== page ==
By Dylan Murambgi
Harare, November 19, 2016 – GOVERNMENT has drafted a Bill to amend the Reserve Bank of Zimbabwe Act in attempts to give the impending introduction of bond notes a more sound legal base.
This follows uproar over President Robert Mugabe’s controversial use of the Presidential Powers (Temporary Measures) Act last month to force the use of the dreaded currency by locals.
The Zimbabwe Lawyers for Human Rights (ZLHR) has filed a court challenged against the alleged abuse of Presidential powers which a legal watchdog, Veritas has said could only be used during periods of national emergency.
However, in what experts say was a strategy to pre-empty the court challenge and also create a more sound basis for the introduction of bond notes, the Finance ministry has since gazetted the so-called Reserve Bank of Zimbabwe Amendment Bill.
“This Bill will amend the Reserve Bank of Zimbabwe Act (Chapter 22:15)(No. 5 of 1999) to enable the Reserve Bank, with the leave of the Minister responsible for finance to issue “bond notes” exchangeable at par with the United States dollar on the same basis that it previously issued bond coins.
“At the same time, the opportunity is taken to validate the issuance of bond coins currently in circulation, ‘for the avoidance of doubt’,” reads the Extraordinary Government Gazette issued November 16 this year.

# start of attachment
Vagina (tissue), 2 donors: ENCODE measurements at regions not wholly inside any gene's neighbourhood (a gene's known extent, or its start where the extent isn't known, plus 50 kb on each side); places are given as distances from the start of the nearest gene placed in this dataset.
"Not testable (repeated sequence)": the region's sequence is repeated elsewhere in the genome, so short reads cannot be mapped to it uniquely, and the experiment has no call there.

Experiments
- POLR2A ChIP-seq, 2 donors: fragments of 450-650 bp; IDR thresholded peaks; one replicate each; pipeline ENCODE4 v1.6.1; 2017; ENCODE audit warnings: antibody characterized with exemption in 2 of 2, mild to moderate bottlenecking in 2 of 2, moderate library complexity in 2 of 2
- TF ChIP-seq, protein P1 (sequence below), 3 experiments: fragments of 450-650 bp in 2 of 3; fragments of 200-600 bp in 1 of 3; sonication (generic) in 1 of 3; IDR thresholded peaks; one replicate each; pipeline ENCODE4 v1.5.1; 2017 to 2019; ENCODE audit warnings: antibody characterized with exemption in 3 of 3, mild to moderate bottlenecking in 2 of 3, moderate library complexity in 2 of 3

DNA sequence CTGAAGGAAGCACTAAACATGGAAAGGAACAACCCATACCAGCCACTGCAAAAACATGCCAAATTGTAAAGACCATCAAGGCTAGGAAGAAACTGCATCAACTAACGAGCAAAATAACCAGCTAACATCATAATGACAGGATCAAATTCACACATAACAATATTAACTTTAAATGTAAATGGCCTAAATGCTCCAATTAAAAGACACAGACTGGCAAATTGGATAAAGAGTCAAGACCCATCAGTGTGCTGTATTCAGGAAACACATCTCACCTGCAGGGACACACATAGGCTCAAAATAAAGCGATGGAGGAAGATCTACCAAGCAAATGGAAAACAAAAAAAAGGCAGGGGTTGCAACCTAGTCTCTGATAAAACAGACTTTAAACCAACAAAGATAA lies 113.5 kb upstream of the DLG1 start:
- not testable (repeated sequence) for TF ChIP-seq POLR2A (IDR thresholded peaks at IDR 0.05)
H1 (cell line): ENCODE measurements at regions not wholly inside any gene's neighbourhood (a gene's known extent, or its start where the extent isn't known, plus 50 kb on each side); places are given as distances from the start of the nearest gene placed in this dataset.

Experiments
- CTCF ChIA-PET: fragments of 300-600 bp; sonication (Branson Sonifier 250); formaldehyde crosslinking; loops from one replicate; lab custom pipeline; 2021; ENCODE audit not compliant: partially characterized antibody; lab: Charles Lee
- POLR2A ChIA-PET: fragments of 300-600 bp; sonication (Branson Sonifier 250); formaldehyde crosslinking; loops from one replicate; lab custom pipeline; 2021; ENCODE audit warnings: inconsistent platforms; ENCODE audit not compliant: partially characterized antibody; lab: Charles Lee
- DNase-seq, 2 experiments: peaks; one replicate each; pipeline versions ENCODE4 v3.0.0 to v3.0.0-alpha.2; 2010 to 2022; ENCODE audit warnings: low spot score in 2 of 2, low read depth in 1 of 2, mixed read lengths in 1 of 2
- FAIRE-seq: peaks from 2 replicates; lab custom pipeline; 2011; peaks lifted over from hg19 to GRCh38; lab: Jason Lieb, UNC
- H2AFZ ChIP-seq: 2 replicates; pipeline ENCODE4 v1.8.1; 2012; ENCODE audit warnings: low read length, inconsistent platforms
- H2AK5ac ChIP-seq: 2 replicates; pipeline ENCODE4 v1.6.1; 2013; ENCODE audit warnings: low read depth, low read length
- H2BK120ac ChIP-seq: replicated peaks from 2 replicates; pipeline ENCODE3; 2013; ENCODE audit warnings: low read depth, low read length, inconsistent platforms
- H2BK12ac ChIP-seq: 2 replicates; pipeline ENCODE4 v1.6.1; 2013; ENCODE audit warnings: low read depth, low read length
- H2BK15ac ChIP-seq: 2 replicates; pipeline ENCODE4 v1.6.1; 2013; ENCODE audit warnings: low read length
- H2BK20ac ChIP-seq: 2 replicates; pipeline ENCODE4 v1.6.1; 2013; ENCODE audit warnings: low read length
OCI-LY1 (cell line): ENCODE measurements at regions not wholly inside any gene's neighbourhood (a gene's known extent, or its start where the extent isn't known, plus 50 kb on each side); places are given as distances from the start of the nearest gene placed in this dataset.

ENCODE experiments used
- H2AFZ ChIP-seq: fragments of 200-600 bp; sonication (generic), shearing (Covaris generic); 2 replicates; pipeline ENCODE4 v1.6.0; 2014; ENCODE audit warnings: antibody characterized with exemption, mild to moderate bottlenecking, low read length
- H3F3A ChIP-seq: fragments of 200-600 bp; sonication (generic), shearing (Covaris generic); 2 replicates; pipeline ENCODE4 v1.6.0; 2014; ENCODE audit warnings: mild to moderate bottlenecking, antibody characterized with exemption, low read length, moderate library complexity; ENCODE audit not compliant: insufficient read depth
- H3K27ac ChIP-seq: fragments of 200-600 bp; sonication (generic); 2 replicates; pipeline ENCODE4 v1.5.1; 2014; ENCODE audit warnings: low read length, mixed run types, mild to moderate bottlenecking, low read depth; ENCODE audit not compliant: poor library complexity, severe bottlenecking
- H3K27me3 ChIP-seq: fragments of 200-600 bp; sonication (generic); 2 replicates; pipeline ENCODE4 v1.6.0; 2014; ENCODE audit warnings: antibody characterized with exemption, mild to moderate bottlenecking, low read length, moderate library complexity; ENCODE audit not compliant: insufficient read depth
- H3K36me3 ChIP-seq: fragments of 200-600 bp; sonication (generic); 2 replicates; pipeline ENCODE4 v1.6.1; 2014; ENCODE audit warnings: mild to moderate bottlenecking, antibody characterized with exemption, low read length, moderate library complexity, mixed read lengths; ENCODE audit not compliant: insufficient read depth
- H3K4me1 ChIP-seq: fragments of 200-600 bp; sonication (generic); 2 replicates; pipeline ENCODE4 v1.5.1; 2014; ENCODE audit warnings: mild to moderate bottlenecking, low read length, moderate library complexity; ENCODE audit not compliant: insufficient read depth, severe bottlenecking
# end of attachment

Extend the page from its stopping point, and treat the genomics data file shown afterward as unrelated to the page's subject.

Legal expert Kuda Hove said the move to enact a law that forces Zimbabweans to use a currency they dislike was one of the Zanu PF led government’s attempts to bulldoze through, the use of the so-called surrogate currency.
“This amendment has probably been rushed through in response to the ZLHR court application against bond notes and when this amendment is passed bond notes will operate under the RBZ Act and nolonger under the Presidential Powers Act.
“This is another attempt by government at using unjust laws to protect its interests,” Hove told RadioVOP.
Zimbabweans fear the re-introduction of a local currency without first addressing a lot of economic and political fundamentals will lead to the 2008 economic instability during which goods disappeared from shop shelves only to resurface in the black market selling for US dollars.
Equally, Zimbabweans fear their savings in local banks could be lost if bond notes start triggering inflation.
Authorities have allayed fears of a return to the hyper inflationary period saying the US current dollar dispensation shall remain very much in place.